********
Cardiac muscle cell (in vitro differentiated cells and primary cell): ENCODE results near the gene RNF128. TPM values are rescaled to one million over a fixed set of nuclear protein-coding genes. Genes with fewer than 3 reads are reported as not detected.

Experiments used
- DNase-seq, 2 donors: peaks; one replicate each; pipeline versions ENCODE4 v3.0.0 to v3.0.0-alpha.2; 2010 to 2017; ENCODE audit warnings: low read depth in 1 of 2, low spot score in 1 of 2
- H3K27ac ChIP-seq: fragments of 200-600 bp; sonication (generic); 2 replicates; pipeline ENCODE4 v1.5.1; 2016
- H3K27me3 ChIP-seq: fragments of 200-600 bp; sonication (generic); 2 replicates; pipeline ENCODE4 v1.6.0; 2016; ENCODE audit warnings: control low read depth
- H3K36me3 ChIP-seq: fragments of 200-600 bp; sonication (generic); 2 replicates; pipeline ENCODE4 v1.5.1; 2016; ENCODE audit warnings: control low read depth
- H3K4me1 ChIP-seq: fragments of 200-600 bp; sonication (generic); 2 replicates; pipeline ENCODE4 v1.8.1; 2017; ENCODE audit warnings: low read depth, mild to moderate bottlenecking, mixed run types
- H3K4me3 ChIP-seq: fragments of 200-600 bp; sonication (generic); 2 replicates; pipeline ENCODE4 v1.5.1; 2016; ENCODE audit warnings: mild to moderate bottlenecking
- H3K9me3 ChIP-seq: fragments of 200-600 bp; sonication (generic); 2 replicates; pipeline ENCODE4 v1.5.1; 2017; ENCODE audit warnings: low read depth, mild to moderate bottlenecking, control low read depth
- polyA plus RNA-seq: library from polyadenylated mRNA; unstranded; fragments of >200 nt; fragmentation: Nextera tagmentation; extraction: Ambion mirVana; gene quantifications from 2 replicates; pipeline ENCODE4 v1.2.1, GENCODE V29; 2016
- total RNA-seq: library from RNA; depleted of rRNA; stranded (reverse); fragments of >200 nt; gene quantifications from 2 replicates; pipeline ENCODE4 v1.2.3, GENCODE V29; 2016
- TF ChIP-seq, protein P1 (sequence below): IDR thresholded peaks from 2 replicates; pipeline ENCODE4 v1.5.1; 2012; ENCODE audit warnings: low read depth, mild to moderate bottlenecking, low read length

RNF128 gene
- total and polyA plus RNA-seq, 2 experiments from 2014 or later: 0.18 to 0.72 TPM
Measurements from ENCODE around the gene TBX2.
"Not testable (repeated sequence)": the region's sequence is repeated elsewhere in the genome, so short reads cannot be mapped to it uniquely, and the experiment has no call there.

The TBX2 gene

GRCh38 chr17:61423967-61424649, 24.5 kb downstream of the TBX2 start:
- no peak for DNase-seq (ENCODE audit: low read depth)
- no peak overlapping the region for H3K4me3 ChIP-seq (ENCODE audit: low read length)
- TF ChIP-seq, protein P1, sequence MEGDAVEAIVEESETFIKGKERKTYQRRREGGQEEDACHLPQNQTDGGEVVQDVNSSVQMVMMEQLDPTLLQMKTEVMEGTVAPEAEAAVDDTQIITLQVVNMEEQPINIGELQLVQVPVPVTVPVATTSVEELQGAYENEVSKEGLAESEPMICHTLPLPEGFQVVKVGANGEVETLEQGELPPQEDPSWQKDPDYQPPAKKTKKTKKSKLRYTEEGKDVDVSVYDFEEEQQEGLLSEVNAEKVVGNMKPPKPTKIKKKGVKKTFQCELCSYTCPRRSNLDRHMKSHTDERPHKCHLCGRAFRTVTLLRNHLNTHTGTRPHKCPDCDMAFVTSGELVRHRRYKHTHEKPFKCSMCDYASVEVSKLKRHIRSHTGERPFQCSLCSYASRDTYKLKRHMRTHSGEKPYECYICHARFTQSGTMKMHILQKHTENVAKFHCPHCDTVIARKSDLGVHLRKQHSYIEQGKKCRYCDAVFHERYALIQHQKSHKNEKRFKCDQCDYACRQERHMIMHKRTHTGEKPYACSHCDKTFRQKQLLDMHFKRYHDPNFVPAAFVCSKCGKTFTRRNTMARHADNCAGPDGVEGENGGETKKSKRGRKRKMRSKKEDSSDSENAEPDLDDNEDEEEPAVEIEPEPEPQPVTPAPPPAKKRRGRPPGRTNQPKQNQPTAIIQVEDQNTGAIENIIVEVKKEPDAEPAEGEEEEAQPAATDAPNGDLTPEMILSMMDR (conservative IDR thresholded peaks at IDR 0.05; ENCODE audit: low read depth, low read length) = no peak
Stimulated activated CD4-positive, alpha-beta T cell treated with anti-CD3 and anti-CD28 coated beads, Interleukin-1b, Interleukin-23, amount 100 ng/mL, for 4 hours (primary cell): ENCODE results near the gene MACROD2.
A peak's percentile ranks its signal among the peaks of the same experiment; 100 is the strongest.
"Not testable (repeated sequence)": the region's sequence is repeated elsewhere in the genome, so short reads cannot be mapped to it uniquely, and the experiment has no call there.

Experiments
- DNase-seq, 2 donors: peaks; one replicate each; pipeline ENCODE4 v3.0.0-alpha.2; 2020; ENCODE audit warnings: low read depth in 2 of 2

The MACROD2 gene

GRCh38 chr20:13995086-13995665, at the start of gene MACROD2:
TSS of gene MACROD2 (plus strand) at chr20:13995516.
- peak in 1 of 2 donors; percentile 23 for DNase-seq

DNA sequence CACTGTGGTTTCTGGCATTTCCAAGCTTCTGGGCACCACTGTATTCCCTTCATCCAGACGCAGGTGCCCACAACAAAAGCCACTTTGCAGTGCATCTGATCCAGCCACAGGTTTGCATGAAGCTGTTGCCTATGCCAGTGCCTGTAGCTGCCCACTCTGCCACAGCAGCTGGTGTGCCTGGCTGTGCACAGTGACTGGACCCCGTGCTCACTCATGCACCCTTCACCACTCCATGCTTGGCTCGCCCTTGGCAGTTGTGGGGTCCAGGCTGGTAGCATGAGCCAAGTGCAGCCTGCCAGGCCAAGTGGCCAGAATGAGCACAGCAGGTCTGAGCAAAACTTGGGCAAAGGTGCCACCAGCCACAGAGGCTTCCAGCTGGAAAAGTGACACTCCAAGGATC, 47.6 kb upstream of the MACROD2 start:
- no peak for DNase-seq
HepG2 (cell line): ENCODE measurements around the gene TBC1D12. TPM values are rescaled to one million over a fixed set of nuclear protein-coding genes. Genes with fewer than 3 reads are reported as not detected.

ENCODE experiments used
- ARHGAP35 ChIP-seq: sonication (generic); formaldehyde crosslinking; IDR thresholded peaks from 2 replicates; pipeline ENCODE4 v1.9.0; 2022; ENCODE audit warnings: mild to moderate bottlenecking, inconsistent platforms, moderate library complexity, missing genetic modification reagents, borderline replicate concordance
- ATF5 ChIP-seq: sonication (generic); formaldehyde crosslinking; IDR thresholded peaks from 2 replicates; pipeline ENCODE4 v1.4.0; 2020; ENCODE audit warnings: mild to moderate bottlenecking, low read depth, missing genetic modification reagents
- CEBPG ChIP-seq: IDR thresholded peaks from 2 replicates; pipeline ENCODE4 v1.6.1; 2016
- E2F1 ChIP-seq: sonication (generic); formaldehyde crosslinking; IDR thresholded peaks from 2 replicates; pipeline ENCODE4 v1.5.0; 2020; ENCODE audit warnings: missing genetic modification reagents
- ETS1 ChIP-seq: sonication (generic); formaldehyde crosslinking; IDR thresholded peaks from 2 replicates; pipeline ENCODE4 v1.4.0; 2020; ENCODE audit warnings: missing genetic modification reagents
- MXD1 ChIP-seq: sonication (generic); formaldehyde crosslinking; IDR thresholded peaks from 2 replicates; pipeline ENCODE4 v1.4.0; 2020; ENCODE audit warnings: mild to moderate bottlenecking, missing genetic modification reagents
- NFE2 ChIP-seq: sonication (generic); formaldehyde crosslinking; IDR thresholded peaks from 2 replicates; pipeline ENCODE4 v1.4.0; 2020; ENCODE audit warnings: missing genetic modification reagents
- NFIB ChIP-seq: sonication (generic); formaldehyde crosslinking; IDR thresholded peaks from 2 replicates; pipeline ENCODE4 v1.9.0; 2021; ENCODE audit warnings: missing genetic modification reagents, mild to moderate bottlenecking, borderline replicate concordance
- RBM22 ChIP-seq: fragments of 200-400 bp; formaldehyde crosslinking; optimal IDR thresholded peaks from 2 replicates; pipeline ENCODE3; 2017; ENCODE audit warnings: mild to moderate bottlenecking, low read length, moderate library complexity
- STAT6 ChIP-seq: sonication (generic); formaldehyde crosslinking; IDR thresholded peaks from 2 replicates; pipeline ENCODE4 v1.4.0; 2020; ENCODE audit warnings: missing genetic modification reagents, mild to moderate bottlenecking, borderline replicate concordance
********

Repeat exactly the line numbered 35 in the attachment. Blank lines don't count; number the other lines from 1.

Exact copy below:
- ARHGAP35 ChIP-seq: sonication (generic); formaldehyde crosslinking; IDR thresholded peaks from 2 replicates; pipeline ENCODE4 v1.9.0; 2022; ENCODE audit warnings: mild to moderate bottlenecking, inconsistent platforms, moderate library complexity, missing genetic modification reagents, borderline replicate concordance